Southeast Minnesota farmers ‘cautiously optimistic’ about planting season amid high fertilizer, fuel costs – Post Bulletin

EYOTA – Last year, Southeastern Minnesota farmers could buy a semi-truck load of diesel fuel for about $15,000.

The same amount of fuel this year is costing one Eyota farmer $35,000.

Dana Allen-Tully is the owner and manager of Gar-Lin Dairy Farms in Eyota, Minnesota, said diesel fuel prices nearly doubled what they were last year. She added that last year’s costs to plant 1 acre of crops were about $750 compared to over $1,000 this year with higher chemical and fertilizer prices adding to the increase.

“You have to have fuel to run equipment,” Allen-Tully said. “We’re seeing the same inflation that consumers are on all the goods that we buy.”

Pandemic-related inflation and the unexpected Russian invasion of Ukraine have driven commodity prices up, which according to the World Bank, are “particularly pronounced for commodities where Russia and Ukraine are large exporters, particularly energy, fertilizers, and some grain and metals.”

Specifically, Brent crude oil prices have risen 42% in the past year, making the US see a $2.088 increase in diesel prices and in the Midwest, the Energy Information Administration reported.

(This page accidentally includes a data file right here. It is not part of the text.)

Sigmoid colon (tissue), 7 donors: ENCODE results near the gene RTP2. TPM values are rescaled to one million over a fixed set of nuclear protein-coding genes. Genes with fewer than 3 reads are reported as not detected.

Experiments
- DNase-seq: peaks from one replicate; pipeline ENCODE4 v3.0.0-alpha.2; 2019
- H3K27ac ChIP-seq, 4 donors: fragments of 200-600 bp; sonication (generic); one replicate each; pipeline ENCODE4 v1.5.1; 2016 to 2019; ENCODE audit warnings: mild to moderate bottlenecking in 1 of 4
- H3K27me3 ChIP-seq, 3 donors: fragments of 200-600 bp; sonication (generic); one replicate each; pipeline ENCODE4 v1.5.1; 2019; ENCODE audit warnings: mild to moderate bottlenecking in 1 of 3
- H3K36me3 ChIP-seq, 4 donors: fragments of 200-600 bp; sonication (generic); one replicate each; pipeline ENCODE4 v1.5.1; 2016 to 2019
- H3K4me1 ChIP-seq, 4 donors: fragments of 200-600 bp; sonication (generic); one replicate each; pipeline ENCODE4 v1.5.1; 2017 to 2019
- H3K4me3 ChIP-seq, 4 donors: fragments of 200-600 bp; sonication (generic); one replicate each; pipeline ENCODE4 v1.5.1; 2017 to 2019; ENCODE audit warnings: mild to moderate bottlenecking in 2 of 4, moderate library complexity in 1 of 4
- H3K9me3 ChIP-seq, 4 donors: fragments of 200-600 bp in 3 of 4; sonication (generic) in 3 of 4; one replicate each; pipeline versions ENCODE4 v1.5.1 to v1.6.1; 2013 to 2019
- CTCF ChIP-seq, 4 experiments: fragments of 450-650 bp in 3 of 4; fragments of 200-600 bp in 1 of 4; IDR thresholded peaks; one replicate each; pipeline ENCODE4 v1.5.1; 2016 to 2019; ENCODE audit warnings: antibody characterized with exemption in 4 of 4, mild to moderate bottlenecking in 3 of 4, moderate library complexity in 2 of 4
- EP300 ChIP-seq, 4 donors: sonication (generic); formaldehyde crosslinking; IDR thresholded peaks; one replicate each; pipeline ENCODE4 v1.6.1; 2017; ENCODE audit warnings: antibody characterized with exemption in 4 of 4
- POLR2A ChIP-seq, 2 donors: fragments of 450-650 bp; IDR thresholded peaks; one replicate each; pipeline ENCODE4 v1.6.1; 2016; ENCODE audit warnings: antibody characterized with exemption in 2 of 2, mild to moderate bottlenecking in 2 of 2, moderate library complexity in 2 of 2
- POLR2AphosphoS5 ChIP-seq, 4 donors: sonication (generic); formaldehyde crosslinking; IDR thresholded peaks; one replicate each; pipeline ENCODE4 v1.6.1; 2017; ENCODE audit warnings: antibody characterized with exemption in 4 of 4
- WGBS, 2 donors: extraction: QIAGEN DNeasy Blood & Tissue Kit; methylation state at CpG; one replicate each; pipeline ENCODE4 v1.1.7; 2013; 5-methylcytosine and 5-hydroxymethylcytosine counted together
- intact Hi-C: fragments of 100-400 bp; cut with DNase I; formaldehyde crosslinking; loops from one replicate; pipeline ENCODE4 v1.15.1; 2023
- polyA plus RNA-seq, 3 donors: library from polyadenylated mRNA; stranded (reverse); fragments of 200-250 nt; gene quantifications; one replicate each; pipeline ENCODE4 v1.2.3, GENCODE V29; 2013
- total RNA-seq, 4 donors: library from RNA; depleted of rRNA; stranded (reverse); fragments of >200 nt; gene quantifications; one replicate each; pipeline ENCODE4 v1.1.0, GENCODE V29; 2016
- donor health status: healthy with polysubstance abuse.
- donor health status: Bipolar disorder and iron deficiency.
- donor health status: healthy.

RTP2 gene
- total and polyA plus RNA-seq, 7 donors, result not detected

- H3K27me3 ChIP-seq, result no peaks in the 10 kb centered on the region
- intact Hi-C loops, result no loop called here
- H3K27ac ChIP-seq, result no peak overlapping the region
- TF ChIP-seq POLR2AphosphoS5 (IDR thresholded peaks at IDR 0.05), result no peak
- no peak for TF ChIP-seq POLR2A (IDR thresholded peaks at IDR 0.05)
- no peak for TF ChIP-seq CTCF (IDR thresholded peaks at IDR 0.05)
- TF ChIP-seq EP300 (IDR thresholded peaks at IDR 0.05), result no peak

World Bank reported prices are expected to peak in 2022, but they will remain higher than previously forecast with market outlook largely dependent on the duration of the war in Ukraine.

Eric Ruen, financial officer for Compeer Financial’s Rochester office, said he has seen the financial issues in the agriculture banking sector.

With higher input prices for fertilizer and fuel, Ruen said farmers generally might look to forward-price their goods in order to secure a profit margin from higher operational costs.

“It’s often on the minds of farmers as they look to lock in those prices,” Ruen said. “(If) they’re going to commit to higher fertilizer prices, they’re generally forward pricing some grain as well, to mitigate risk and lock in a profit margin.”

Ruen’s recommendation for growers as they navigated high input prices was to keep open lines of communication with their suppliers and stay up to date on the latest prices.

One strategy has been to switch to crops that require less fertilizer, such as soybeans.

According to a report from the US Department of Agriculture, Minnesota planters are growing 600,000 fewer acres of corn and 350,000 more acres of soybeans.

Input prices are just one of many factors that go into a grower’s decision to plant, according to Ruen, it’s difficult to discern a direct correlation between high input costs and the acres a grower chooses to plant.

While the high fertilizer and fuel costs could have made this a bad year for farmers, Allen-Tully said on the flip side crop prices have been high as well and she is feeling “cautiously optimistic” about the planting season this year.

“There may be an increased opportunity for them [farmers] to have higher revenues,” Allen-Tully said. “I will say that it costs a lot more to put the crops this year than what it did, so we kind of eat up that margin.”

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